Anheuser-Busch seems to dig itself in deeper as it tries to reverse the sales collapse it suffered following an Tik Tok post by Dylan Mulvaney, a transgender Tik Tok influencer.
A-B is reportedly blaming a "third-party ad agency" for the partnership with Mulvaney. The agency may have made the deal, but A-B was ultimately responsible and should have carefully examined the background of the influencers the agency wanted to engage. Some distributors told the New York Post A-B was saying the can with Mulvaney's face wasn't produced by the company or in its facilities. Did A-B name the agency it was blaming? Of course not.
Anheuser-Busch InBev CEO Michel Doukeis downplayed the controversy on an earnings call, insisting it was just "one can, one influencer, one post and not a campaign."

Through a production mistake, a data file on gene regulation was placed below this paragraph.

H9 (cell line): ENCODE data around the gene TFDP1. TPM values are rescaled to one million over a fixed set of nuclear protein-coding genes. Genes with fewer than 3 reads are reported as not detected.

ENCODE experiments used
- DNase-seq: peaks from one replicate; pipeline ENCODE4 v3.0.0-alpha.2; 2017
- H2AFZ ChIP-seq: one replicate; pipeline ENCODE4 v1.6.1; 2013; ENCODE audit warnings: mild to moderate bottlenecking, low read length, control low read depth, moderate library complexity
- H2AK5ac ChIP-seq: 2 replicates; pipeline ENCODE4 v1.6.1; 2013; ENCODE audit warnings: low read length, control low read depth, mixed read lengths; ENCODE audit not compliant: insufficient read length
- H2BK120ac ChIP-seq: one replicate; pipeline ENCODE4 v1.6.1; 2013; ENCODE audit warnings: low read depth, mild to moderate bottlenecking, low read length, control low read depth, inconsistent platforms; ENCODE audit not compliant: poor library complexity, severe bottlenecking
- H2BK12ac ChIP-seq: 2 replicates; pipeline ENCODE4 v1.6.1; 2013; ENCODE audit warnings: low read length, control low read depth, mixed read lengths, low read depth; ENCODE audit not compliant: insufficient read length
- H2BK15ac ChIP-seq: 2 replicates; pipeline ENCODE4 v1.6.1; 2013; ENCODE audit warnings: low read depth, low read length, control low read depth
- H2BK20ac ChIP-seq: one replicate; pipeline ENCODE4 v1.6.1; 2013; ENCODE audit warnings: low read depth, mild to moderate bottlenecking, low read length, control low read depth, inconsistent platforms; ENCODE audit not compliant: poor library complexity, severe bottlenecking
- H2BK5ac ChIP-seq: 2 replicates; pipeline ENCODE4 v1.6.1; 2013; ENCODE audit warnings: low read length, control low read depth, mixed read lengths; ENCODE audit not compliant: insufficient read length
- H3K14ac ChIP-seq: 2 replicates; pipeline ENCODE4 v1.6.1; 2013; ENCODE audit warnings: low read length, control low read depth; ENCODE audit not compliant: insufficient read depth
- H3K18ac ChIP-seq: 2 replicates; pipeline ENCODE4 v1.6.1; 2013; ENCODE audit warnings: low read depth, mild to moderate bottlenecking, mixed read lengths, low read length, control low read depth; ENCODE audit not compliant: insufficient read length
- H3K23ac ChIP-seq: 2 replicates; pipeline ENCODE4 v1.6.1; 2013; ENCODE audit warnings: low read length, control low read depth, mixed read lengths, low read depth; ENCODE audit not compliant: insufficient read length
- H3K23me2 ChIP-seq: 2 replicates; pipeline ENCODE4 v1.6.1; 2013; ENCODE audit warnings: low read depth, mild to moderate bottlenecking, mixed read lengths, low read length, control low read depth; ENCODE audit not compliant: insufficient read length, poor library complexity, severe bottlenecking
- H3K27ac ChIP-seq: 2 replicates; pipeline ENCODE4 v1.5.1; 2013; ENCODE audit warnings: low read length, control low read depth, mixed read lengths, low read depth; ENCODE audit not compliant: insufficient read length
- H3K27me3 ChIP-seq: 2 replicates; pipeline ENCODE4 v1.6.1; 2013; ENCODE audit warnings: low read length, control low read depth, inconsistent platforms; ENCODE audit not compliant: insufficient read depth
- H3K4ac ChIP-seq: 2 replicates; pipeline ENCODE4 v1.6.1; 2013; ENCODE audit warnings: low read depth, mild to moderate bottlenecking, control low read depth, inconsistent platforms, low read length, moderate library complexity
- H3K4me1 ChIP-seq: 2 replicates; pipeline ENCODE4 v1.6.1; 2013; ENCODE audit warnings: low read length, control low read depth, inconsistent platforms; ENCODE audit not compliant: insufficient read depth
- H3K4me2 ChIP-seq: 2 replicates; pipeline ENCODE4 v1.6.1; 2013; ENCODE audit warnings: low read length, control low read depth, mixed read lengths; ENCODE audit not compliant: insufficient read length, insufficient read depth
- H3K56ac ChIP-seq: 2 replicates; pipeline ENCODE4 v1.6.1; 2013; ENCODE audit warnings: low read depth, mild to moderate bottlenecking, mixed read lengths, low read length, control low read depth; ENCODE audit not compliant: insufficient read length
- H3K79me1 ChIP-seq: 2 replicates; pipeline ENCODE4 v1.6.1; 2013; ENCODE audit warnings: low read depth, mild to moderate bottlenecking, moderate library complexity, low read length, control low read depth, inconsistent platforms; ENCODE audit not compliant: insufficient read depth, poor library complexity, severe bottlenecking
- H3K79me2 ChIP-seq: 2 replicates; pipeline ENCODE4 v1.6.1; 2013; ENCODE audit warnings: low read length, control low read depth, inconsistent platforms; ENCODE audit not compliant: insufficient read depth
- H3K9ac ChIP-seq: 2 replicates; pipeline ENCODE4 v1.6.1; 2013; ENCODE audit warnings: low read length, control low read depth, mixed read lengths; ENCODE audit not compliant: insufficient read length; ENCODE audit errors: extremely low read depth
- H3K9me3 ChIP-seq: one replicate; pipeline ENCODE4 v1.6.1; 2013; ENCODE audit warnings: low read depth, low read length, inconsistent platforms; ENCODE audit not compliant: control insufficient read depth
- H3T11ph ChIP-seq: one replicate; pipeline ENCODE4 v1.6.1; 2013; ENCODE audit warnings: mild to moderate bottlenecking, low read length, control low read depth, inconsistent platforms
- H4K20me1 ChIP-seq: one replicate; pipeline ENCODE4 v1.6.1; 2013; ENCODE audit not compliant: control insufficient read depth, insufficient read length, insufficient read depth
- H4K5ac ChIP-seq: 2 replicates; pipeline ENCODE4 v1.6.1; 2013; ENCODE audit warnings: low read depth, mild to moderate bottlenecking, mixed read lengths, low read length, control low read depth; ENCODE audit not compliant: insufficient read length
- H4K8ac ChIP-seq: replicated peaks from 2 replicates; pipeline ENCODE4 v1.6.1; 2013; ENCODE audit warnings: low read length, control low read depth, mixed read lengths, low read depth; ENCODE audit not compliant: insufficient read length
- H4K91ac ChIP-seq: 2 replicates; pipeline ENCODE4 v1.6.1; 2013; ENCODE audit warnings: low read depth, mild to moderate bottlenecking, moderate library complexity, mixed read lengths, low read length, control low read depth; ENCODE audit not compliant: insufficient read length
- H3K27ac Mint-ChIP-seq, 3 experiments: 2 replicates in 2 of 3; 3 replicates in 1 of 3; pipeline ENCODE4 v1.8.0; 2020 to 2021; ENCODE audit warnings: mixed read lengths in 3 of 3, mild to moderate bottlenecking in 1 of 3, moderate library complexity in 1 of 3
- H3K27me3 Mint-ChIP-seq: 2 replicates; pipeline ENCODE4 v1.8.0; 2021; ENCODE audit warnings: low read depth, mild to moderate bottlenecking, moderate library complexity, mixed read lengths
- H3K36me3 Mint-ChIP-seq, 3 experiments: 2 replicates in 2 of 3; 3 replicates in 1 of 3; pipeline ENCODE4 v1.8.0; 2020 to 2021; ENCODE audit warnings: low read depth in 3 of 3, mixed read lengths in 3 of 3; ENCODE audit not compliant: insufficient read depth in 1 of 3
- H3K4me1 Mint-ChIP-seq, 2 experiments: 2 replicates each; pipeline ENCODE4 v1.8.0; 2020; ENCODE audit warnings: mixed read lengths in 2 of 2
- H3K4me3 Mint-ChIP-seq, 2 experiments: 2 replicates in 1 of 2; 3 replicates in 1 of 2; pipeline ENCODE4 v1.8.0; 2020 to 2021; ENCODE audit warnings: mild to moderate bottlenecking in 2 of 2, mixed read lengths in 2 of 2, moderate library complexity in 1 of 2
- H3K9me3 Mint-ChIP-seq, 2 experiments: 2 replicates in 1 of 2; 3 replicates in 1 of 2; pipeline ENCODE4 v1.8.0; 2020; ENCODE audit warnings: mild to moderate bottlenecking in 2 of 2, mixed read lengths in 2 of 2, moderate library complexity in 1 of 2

Maybe so. But we think it illustrates some of the perils the use of influencers carries for sponsors. The biggest, of course, is that the company can't control the influencer. Also, the influencer's message message may not advance the strategic objectives of the company.
The bottom line is this: When you allow a third party to represent you, you're responsible for all that they say or do. If they do something that outrages your customer base, you – not the influencer – will bear the consequences for that.
For a deeper analysis, read "What Anheuser-Busch Got Wrong in Its Online Crisis" from CMSWire.